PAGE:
New York singer songwriter Rachael Sage is soon to release her next album, Pseudo Myopia. Many of the songs featured on Rachael’s previous album, 2018’s Myopia and the difference here is that all the songs are acoustic which adds more subtle layers to the already ethereal sound of Rachael’s vocals and melodies. The beauty and simplicity of the arrangements showcase the complex stories told by Rachael’s thoughtful lyrics and of course, having the songs as acoustic numbers allows the rawness of the music to shine.
The album’s title has a personal meaning for Rachael, who is legally blind without corrective lenses. Due to this, she has teamed up with Vision Aid Overseas to help provide glasses to people living in low- and middle-income countries. A staggering 1.2 billion people worldwide cannot see clearly because they do not have a pair of glasses, and 89% of those people affected live in low and middle-income countries. Vision Aid Overseas have been working across Africa for over 30 years, helping some of the world’s poorest and most isolated communities to access affordable and sustainable eye care services and glasses so that children can learn properly in school and adults can work and earn a living to provide for their families. Rachael says about the partnership, “It’s a privilege and an honour to be representing such an important organization. As a visual artist who has been legally blind without glasses for most of my life, I certainly know just how life-changing the resources are that Vision Aid Overseas provides, and I’m eager to do whatever I can to cast light on the vital work that they do.”
Before you read on, Rachael is giving a FREE download of “English Tea”, to Angry Baby readers. If you’re not already subscribed to Angry Baby, just pop the email address that you’d like it delivered to here and it will be on its way to you straight away, together with a bumper collection of music that has been shared by Angry Baby. The music comes from outstanding artists that you may not have heard before. With a mix of rock, pop, folk…you name it…there’s bound to be something new that floats your musical boat, and all for free! What’s not to like about that?!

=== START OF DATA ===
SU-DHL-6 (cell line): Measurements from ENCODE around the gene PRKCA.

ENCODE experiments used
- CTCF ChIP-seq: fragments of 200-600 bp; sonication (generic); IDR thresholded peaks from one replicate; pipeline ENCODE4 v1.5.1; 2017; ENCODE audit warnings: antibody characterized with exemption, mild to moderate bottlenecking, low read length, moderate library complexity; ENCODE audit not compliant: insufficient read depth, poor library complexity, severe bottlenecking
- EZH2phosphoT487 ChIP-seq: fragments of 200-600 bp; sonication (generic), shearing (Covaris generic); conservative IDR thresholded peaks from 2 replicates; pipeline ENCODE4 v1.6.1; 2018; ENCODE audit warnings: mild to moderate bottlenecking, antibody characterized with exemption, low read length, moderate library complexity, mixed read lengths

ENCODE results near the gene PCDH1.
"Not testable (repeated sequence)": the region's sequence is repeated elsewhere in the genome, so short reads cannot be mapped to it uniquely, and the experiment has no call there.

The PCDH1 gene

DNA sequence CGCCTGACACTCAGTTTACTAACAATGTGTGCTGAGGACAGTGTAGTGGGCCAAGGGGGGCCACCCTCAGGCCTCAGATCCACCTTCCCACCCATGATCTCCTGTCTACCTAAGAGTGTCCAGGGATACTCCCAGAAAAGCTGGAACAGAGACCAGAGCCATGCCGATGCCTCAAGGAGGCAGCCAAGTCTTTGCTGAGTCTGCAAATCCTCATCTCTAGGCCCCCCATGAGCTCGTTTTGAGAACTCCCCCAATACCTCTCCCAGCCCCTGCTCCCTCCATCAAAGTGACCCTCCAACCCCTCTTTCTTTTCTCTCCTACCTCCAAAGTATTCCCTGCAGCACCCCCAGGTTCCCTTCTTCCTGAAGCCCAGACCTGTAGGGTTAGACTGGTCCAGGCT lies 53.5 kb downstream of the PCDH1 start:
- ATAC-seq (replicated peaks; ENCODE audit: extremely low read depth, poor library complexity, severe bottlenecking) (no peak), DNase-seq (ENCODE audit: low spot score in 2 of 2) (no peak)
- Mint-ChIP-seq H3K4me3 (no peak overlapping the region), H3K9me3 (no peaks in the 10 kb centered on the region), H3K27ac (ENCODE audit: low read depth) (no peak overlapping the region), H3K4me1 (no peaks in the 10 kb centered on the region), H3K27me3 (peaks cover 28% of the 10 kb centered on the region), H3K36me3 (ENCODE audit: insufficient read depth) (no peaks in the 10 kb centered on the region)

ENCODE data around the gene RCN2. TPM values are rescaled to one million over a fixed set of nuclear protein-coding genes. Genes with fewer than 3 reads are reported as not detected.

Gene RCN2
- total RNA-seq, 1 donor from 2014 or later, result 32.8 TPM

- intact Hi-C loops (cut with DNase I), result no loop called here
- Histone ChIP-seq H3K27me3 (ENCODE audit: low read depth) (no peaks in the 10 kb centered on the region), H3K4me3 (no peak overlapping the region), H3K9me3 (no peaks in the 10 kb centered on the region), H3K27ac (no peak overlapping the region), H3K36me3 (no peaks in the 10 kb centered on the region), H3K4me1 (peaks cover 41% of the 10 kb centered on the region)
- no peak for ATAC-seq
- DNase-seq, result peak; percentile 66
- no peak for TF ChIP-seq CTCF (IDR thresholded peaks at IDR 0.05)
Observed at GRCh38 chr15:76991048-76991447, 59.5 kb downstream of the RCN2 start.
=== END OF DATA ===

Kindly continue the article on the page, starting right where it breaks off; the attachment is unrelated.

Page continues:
The album focuses on the concept of vision (Myopia is more commonly known as short sightedness) and expands it to include narrow mindedness. The title of Pseudo Myopia is used as a metaphor to describe society’s often short-sighted approach to diversity and difference, whilst the album as a whole shows us that bigotry in all forms can be challenged and changed. Throughout, listeners are encouraged to explore and challenge the prejudices that they are privy to, whilst at the same time acknowledging that this is not easy.
‘Tomorrow‘ is the best example of this, with the song looking at our relationship with the truth – in essence, asking what is truth through the perspective of patriotism and nationhood. These are some of Rachael’s most thoughtful lyrics:
“Vision is a euphemism for blindness, Brave is a euphemism for bleak, but tomorrow is blue skies”
Beginning with what seems like a bleak premise of society today, Rachael takes this darkness and suffuses it with hope (“tomorrow is blue skies”, choosing to focus on the changes we can all make as individuals: “believe in your voice”.
‘Sistersong‘ is a song that celebrates female empowerment and while it could be argued that we shouldn’t need a song to celebrate this in 2019 (how long since Eurythmics and Aretha Franklin were doing it for themselves?), it’s still a great exploration of womanhood today. The jaunty melody is upbeat and matches perfectly the message of sisterhood in song, even whilst detailing the sometimes unrealistic expectations (from both sexes) of what women should be.
Rachael’s music has grown a huge fan base with her thoughtful, often witty lyrics that cover a multitude of themes and adheres to the theory that music should not just entertain but should also say something that lasts. ‘PseudoMyopia‘ is a strong addition to Rachel’s discography.
Rachael’s advice for young musicians was given to us a few years ago but still stands up to scrutiny:
“One of the things that I would really advise is to go out to open mics or intimate performances, just find that safe space where you can keep trying stuff and making mistakes. Perform as often as you possibly can for an audience, however large or small. Give yourself that latitude to keep experimenting, keep trying and pushing yourself without it being necessarily the most professional context. The more leeway you have to figure out who you are and learn how to connect with an audience, those are invaluable lessons. Then when you finally do get to the next level and it’s your own show, you’re touring, you know who you are and it just makes it so much more of a pleasure to be a performer.”
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